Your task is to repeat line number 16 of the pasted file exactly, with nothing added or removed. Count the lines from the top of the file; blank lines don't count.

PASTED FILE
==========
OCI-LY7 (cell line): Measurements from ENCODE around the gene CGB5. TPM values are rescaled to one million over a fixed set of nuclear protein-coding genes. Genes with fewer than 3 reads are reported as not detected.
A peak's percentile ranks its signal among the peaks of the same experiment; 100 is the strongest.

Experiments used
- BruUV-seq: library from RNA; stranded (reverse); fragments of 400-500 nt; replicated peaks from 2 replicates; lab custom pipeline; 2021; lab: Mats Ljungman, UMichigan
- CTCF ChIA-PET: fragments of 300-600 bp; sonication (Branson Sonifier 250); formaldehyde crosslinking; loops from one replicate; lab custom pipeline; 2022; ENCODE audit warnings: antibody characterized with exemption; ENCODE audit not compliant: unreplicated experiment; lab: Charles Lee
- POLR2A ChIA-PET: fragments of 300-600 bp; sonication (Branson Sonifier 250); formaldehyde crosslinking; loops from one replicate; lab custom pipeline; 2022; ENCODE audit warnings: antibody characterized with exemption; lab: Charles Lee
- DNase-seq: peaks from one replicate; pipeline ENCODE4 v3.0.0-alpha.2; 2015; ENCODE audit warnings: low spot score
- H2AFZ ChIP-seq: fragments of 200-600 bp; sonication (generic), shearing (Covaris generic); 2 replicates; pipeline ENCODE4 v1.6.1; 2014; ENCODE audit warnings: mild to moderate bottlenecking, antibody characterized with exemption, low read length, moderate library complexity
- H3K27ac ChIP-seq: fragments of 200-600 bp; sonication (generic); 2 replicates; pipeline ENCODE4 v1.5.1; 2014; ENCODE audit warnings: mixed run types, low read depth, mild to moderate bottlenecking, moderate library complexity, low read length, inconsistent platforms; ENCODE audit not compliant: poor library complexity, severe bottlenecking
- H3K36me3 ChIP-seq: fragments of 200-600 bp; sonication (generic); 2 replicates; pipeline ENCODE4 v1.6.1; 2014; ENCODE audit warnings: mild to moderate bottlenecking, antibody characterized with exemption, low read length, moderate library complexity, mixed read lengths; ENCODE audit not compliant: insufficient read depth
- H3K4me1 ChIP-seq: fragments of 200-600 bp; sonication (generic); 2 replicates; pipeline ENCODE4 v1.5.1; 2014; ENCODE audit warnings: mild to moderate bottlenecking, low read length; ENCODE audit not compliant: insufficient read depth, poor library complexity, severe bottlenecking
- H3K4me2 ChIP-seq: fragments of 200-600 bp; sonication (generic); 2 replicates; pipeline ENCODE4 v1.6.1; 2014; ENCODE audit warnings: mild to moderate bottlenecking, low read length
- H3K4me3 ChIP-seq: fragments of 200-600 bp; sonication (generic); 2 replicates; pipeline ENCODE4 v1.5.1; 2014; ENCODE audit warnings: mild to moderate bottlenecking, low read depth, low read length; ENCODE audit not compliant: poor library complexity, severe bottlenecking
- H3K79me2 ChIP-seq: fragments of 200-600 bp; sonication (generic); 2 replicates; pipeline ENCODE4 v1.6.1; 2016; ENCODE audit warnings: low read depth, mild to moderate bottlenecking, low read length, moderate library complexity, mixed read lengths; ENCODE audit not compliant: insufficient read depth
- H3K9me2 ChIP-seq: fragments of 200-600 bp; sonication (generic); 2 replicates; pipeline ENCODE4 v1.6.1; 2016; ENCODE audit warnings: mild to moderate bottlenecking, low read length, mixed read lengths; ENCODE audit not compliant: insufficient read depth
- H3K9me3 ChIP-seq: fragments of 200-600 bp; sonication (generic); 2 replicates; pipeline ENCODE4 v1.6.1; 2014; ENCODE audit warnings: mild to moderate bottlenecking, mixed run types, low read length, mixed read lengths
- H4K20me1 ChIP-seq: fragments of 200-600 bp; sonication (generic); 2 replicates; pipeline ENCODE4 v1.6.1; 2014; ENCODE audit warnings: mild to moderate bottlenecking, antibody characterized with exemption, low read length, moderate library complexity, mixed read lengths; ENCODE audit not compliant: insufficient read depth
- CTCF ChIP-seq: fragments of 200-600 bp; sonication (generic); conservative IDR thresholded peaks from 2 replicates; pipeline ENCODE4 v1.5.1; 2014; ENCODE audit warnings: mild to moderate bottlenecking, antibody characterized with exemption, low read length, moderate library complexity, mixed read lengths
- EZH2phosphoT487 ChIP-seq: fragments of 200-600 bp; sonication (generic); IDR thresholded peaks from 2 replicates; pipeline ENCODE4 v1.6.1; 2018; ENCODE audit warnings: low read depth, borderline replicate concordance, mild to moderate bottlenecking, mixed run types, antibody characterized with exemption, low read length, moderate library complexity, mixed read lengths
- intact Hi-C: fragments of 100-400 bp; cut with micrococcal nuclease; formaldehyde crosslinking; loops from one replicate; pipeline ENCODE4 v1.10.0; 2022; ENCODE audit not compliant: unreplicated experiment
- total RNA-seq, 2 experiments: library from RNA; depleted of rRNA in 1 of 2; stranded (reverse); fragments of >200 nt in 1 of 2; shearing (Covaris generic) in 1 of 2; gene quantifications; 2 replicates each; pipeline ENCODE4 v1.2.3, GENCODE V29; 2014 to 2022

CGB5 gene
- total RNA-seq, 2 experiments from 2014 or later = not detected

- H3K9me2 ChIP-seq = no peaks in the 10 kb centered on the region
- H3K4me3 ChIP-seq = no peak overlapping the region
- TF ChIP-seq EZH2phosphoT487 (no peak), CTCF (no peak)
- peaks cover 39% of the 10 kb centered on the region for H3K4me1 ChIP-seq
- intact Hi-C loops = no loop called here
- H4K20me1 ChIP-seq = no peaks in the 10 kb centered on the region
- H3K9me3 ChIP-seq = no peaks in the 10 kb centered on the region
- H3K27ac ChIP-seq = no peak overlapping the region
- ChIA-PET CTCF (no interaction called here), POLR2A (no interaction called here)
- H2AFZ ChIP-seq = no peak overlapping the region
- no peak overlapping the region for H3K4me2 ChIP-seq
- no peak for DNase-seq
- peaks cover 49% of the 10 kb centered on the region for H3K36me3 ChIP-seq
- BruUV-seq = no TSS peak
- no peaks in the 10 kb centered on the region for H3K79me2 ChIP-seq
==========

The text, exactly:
- H3K9me3 ChIP-seq: fragments of 200-600 bp; sonication (generic); 2 replicates; pipeline ENCODE4 v1.6.1; 2014; ENCODE audit warnings: mild to moderate bottlenecking, mixed run types, low read length, mixed read lengths